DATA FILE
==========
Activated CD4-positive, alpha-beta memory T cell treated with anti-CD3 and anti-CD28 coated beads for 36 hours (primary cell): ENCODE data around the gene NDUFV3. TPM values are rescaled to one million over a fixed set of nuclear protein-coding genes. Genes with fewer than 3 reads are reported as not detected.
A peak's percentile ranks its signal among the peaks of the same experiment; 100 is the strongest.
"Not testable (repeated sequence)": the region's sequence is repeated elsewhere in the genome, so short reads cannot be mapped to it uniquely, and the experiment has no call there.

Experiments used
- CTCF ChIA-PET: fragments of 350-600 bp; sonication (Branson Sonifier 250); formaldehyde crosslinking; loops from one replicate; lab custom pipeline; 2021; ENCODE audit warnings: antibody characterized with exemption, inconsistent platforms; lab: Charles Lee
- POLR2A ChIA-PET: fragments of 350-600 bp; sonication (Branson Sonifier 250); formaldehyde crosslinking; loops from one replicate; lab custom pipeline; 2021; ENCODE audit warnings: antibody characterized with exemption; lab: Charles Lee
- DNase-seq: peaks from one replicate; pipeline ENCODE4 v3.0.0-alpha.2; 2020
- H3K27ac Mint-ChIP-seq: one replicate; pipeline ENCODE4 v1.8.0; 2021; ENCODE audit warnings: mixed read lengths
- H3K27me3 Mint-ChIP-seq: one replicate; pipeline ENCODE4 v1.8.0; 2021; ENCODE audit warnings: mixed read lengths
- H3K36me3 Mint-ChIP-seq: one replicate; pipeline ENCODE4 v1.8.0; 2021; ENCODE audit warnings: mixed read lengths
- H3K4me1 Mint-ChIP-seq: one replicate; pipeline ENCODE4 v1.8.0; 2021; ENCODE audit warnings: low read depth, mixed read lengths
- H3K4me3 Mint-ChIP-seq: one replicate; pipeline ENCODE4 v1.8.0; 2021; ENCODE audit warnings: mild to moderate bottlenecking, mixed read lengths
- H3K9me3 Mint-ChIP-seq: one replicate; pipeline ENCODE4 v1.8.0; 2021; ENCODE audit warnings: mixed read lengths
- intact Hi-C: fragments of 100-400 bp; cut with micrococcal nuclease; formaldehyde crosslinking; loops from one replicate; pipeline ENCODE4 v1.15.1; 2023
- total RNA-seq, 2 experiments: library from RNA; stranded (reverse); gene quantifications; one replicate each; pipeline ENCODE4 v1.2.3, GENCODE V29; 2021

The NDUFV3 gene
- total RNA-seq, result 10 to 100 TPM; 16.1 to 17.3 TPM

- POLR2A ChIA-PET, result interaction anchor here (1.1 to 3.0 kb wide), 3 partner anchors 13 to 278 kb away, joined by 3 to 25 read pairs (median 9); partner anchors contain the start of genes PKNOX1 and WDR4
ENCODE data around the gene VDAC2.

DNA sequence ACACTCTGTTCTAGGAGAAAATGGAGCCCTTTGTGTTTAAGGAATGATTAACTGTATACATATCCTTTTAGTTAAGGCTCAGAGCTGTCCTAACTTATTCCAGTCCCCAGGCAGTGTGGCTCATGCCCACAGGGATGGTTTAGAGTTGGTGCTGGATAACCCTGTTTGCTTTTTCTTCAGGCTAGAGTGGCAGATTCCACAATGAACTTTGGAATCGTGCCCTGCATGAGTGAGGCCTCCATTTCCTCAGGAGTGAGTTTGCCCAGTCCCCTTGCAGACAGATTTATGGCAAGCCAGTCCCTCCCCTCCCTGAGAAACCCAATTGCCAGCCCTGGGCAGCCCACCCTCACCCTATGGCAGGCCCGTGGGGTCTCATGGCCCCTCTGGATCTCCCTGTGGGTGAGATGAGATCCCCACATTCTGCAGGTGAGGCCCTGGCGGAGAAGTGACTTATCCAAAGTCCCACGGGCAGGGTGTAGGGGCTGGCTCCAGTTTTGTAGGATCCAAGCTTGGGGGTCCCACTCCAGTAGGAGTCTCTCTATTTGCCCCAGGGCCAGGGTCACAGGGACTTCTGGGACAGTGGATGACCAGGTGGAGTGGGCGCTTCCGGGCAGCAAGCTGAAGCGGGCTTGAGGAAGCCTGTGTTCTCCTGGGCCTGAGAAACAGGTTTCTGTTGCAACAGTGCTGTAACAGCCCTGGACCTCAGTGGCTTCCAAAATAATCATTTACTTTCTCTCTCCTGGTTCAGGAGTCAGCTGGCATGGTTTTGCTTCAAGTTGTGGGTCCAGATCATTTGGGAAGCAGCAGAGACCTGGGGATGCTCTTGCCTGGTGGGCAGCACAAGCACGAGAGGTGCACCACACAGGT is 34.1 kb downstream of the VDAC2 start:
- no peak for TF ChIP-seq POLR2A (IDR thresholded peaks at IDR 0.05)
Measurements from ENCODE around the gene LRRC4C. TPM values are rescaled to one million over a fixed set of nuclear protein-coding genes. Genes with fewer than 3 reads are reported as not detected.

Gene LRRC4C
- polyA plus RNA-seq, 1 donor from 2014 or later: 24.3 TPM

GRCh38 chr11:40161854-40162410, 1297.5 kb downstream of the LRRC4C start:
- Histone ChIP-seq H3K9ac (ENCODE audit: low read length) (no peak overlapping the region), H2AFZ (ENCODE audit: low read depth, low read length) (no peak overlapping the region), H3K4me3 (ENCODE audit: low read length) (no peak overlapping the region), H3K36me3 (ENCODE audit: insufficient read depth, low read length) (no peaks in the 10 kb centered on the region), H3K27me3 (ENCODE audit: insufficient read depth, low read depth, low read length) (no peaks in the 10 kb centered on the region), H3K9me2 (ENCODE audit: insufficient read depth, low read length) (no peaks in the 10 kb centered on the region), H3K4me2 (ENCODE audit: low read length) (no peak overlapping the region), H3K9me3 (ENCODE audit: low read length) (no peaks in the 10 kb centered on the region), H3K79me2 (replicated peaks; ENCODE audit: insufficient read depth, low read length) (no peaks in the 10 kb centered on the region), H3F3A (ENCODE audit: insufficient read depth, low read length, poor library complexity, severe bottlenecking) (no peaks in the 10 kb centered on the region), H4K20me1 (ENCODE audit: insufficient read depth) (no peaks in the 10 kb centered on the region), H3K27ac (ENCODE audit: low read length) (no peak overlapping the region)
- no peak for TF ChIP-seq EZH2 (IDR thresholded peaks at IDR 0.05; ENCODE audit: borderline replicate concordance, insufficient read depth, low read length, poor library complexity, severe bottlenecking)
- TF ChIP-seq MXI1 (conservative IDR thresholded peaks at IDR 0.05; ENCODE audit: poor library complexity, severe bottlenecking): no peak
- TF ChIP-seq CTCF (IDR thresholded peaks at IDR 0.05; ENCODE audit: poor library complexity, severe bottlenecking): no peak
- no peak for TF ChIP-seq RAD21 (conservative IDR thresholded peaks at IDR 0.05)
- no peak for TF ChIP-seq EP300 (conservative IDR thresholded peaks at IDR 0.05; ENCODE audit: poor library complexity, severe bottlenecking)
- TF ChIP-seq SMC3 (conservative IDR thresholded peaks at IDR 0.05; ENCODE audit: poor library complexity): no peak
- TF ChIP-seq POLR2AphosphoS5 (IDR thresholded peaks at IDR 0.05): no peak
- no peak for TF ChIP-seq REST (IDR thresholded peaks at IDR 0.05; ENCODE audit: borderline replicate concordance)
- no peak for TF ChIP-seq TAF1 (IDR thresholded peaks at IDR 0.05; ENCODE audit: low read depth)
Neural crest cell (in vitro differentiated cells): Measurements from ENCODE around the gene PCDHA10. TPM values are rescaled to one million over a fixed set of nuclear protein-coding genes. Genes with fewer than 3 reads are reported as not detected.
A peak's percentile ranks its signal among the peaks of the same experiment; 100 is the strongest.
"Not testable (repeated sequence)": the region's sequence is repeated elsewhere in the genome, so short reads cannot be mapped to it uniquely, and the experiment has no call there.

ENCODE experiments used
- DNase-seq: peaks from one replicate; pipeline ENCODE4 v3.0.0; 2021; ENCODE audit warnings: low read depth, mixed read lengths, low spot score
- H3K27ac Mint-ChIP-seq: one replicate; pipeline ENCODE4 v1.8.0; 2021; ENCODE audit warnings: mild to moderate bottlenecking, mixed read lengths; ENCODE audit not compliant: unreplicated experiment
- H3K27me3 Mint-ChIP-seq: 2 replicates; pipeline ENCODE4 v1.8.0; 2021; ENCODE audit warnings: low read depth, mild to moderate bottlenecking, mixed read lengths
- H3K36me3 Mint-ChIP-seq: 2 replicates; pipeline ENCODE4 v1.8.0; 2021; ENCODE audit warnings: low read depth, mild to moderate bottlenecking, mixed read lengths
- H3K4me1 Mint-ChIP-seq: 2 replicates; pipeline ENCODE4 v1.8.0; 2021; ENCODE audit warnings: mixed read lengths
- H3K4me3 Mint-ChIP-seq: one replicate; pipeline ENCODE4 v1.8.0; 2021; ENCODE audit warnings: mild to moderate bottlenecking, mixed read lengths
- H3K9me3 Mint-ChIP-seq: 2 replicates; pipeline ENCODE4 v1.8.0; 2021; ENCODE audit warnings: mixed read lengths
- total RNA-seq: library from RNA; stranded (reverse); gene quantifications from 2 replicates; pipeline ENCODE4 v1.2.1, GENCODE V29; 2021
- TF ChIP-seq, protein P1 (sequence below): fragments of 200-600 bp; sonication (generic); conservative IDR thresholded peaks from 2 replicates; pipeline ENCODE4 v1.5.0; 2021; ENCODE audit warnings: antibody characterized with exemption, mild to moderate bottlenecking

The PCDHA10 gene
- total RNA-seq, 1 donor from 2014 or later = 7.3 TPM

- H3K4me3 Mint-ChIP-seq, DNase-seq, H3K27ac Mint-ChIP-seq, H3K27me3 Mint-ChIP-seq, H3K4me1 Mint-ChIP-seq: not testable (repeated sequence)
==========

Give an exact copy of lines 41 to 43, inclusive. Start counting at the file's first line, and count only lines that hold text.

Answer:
- H3K27ac Mint-ChIP-seq: one replicate; pipeline ENCODE4 v1.8.0; 2021; ENCODE audit warnings: mild to moderate bottlenecking, mixed read lengths; ENCODE audit not compliant: unreplicated experiment
- H3K27me3 Mint-ChIP-seq: 2 replicates; pipeline ENCODE4 v1.8.0; 2021; ENCODE audit warnings: low read depth, mild to moderate bottlenecking, mixed read lengths
- H3K36me3 Mint-ChIP-seq: 2 replicates; pipeline ENCODE4 v1.8.0; 2021; ENCODE audit warnings: low read depth, mild to moderate bottlenecking, mixed read lengths